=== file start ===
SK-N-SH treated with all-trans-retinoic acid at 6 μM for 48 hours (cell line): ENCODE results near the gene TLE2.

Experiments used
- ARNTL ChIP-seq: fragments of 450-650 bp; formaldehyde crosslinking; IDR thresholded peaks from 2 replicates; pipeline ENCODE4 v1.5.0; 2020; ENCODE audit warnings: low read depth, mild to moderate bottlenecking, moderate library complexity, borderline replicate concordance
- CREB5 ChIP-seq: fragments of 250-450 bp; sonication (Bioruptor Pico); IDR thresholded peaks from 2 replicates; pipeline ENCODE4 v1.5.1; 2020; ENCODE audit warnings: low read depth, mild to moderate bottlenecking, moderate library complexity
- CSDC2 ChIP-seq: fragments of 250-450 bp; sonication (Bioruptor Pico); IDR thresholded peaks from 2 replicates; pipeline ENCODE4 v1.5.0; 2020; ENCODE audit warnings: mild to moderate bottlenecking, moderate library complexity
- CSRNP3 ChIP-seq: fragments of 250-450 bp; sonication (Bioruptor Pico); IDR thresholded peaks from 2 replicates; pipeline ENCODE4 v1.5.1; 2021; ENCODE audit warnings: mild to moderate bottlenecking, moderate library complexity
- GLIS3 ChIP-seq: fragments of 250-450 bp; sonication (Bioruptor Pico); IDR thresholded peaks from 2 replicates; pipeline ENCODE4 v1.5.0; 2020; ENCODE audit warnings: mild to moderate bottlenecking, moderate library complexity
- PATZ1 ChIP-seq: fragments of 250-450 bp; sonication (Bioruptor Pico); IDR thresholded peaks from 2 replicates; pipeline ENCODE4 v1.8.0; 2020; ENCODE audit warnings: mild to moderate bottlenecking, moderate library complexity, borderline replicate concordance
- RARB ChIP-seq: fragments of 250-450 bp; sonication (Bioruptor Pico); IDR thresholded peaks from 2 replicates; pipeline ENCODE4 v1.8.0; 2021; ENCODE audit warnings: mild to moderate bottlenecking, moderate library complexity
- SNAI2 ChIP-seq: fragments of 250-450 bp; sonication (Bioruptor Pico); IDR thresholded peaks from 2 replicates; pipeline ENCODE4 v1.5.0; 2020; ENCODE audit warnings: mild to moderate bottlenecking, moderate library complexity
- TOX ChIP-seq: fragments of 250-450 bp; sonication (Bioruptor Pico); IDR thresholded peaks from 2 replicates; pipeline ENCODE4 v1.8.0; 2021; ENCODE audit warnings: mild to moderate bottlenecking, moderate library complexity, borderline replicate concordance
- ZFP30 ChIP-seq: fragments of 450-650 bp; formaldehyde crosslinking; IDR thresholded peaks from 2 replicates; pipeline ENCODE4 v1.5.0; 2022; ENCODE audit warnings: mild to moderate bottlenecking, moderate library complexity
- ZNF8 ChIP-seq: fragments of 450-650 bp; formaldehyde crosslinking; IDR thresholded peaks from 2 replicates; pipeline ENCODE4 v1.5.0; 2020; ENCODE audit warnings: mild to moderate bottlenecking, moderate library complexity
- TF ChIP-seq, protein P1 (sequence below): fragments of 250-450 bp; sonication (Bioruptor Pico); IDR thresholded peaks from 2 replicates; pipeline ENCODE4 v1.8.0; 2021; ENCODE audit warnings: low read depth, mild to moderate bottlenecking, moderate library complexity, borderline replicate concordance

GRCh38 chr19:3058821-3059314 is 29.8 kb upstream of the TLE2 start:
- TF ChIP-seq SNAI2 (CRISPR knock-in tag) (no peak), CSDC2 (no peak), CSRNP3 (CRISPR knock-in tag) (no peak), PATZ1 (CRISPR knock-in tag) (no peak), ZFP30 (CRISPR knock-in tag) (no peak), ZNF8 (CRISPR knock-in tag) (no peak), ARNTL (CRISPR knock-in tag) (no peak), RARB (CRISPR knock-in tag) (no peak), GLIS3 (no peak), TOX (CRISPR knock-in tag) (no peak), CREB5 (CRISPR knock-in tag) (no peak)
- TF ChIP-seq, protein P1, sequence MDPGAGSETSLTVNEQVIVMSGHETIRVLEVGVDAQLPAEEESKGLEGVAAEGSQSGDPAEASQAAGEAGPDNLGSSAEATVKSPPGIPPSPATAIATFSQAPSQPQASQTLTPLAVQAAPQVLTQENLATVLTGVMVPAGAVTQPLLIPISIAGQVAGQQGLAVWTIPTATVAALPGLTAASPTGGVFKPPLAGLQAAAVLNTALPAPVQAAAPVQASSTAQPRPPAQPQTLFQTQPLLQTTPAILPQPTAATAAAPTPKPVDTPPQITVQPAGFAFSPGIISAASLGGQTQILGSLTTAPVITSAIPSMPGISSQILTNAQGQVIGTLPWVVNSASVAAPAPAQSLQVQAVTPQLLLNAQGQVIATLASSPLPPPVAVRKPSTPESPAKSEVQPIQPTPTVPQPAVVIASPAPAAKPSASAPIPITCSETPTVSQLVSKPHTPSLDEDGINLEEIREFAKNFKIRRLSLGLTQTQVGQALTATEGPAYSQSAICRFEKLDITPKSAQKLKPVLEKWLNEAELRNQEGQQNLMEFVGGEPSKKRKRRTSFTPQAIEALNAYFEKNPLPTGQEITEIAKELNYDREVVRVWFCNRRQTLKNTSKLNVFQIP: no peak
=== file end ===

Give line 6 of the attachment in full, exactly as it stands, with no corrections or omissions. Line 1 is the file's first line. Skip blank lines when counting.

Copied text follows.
- CSRNP3 ChIP-seq: fragments of 250-450 bp; sonication (Bioruptor Pico); IDR thresholded peaks from 2 replicates; pipeline ENCODE4 v1.5.1; 2021; ENCODE audit warnings: mild to moderate bottlenecking, moderate library complexity